Thomas Sowell is a black, conservative columnist in the US. He was born in North Carolina, but was raised in Harlem. Leaving home before graduating from high school, he kicked aroudn until he joined the Marine Corp and became a photographer in the Korean War. When he returned he got accepted to Harvard, where he got his undergraduate economics degree. He graduated magna cum laude in 1958, went on to Columbia for a masters and then got a Ph.D from the U of Chicago in 1968.
He worked as an economist before becoming a teacher at prestigious schools like Rutgers, Amherst College, Brandeis, and UCLA. He had a passion for writing as well and has published several books. He enjoys writing columns though because: "writing for the general public enables him to address the heart of issues without the smoke and mirrors that so often accompany academic writing. "
His writings can often be found on the conservative website townhall.com.
He wrote a piece out today on that site here, about another American conservative, Rush Limbaugh. Football fans will probably be familiar with Rush's bid to purchase a part of the St. Louis Rams recently, along with some other folks. Well, Al Sharpton and others (all liberals, mind you) flooded the media with criticism of the man, especially his racial biases against black people. So, why would Thomas Sowell, who looks pretty black to me, be writing in his defence?
The first clue is in the title of the piece "To Sue or Not". But the article starts thus:
To sue or not to sue? That is the question.
After racist statements were made up out of thin air and then attributed to Rush Limbaugh, these were the options he had.
As Sowell recounts, he knows the position that Limbaugh finds himself in. In his own case, others had been fast and loose with the truth, flipping things he said around, and besmirching his otherwise good name with scurrilous lies. Others have even gone to the extreme of putting columns out into the ether and attributing them to him, though they are not written by him and do not hold to what he believes. But, what is a man or woman to do in that case?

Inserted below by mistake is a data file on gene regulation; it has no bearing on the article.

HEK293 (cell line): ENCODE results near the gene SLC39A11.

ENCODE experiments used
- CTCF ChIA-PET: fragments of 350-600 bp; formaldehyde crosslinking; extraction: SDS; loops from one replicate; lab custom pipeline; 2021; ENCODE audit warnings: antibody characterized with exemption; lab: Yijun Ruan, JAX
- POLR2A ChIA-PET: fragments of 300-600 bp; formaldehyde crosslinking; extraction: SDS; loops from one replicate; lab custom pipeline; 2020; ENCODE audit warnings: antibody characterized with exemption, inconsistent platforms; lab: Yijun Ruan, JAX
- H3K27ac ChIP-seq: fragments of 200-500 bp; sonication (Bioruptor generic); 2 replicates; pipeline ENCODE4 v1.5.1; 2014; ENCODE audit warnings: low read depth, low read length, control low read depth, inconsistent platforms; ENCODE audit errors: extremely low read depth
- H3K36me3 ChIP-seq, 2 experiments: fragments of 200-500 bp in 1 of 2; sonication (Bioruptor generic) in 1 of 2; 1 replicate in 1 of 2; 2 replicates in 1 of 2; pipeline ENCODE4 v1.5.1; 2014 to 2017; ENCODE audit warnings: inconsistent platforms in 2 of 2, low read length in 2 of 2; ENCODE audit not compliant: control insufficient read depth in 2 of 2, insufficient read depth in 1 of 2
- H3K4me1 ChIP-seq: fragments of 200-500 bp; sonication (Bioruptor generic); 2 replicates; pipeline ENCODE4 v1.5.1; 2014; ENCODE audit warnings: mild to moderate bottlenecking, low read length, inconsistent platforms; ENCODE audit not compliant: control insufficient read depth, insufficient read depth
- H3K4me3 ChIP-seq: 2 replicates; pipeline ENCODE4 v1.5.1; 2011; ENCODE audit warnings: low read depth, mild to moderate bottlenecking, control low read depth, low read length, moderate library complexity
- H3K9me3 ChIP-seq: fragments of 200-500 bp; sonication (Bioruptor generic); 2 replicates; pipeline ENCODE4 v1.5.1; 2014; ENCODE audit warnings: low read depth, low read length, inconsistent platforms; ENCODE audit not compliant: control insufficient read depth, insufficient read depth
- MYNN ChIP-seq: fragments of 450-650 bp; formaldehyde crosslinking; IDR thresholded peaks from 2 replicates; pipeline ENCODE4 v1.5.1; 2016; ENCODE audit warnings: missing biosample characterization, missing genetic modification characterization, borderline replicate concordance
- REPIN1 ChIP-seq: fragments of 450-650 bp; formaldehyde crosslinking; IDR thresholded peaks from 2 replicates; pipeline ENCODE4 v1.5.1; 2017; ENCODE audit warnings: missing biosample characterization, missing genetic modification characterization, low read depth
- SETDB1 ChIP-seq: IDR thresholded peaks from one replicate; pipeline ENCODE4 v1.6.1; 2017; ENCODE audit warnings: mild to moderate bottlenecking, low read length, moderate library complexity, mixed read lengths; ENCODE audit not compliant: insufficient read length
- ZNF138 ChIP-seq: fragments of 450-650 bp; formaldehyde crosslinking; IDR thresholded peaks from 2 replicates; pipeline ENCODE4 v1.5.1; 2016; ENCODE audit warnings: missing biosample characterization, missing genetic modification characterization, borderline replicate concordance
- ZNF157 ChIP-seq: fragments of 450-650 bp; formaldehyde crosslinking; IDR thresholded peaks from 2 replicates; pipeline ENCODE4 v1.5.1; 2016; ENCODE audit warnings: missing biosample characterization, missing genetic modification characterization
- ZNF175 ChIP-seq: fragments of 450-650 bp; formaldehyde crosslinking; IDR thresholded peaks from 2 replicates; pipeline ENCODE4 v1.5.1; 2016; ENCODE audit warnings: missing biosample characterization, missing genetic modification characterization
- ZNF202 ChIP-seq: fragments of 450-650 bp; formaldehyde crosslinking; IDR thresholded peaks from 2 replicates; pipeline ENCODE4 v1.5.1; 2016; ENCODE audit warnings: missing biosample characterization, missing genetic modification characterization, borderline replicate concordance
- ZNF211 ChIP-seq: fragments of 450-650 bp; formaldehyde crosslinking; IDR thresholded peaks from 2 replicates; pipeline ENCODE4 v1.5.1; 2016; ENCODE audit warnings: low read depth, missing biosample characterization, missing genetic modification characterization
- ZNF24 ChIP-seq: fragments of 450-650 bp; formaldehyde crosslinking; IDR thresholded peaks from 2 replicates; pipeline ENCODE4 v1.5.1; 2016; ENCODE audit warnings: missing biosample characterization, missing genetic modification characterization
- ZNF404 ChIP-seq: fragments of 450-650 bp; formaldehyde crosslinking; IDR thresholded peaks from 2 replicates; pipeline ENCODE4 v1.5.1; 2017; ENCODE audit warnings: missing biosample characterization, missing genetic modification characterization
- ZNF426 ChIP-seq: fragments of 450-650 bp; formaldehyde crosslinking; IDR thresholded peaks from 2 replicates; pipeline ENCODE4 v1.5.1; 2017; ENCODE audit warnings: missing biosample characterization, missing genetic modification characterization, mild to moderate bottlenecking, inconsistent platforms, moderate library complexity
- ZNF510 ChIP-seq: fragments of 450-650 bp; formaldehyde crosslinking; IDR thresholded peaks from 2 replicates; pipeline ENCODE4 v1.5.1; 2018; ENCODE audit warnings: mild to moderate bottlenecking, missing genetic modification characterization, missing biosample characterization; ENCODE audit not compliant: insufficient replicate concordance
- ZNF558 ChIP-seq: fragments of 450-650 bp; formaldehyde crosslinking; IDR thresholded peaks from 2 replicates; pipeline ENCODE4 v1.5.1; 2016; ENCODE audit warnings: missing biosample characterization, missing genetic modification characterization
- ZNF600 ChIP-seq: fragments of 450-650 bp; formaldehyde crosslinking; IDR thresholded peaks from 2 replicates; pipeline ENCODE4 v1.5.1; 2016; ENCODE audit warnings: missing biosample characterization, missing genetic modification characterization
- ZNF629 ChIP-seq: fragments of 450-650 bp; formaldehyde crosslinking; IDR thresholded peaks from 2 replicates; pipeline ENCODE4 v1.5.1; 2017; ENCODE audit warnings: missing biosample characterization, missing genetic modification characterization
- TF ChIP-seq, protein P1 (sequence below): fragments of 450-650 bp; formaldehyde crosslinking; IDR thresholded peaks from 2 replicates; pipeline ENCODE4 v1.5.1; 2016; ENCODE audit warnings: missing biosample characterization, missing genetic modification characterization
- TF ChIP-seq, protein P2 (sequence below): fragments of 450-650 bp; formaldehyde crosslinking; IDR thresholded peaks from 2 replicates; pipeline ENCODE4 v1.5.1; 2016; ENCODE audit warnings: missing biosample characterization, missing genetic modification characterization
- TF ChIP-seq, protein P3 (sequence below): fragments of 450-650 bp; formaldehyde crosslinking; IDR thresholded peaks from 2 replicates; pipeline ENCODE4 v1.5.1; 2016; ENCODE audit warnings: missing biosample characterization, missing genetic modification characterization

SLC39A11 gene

As he then goes on to say, when faced with the sue or not choice, he declined due to his own busyness, in part, but also because the chances of a real victory seemed pretty slim. As he points out, a court case puts the lies out there even more than they were before, and if by chance you lose on a technicality, then the liar is off free and clear, justifying themselves and the lies they told in the first place. To sum him up on the topic, the court process is stacked against the victim of the lie campaign.
But his analysis has a key focus area here:
This, of course is not only true of Limbaugh, but of those criticized by lie and innuendo throughout the US and Canada. You may remember how Jennifer Lynch started a campaign of innuendo against her critics this summer, where she misrepresented things that Mark Steyn had said about Pearl Eliadis by a country mile, and misrepresented a death threat she allegedly received, where the so called writer of the threat even got her name wrong, and only said what should be done with her, which was nasty, but hardly threatening. She, of course also misrepresented to the people she preached to, the minor facts of the misbehaviour of her staff when investigating Marc Lemire by joining and posting on Nazi web sites.
The question for the media to answer is: Are lies to go unchallenged when they are lies against someone you disagree with? Worse yet, are they to be excused, rationalized or even repeated?
Already there are people on television saying that, although Rush didn't actually say the things that have been attributed to him, he has said other things that they choose to call "racist."
If those other things really are racist, why don't they quote them, instead of something that was made up out of whole cloth?
The Rush Limbaugh show has, after all, been broadcast for many years, three hours a day. There are thousands of hours of those broadcasts that people can go back through to look for things to quote.
If critics can't find anything racist in all that material, why should an outright lie about what the man said be given a pass?
Anyway, back to Sowell. In his article he quotes the late Senator Daniel Moynihan who said:
"you are entitled to your own opinion but not to your own facts."
True, but the real meat of his column is in his conclusion:
Ultimately, this is not about Rush Limbaugh or anybody else who is smeared with impunity. It is about the whole climate in which issues are discussed.
Without a range of opposing opinions being available to the public, the basic concept of a self-governing democracy is a mockery. If views that some people don't like can be silenced or discredited by character assassination, the whole country loses.
The courts should not be the only line of defense. Common decency should be the first line of defense, so that people who smear others will pay a price in the outrage that their lies should provoke, even among decent people who do not agree with the target of their smears.
His conclusions are telling, and true in our North American societies. Our Canadian HRCs/HRTs are muzzling opposing opinions with "likely to expose to hatred or contempt" which is such a bogus phrase, but also with many of the so called discrimination cases they take on, in the name of hierarchical rights and privileges being given to special groups.
The problem with the "common decency" that Mr. Sowell calls for as a first line of defence is that it has gone the way of "common sense", neither of which are very common anymore.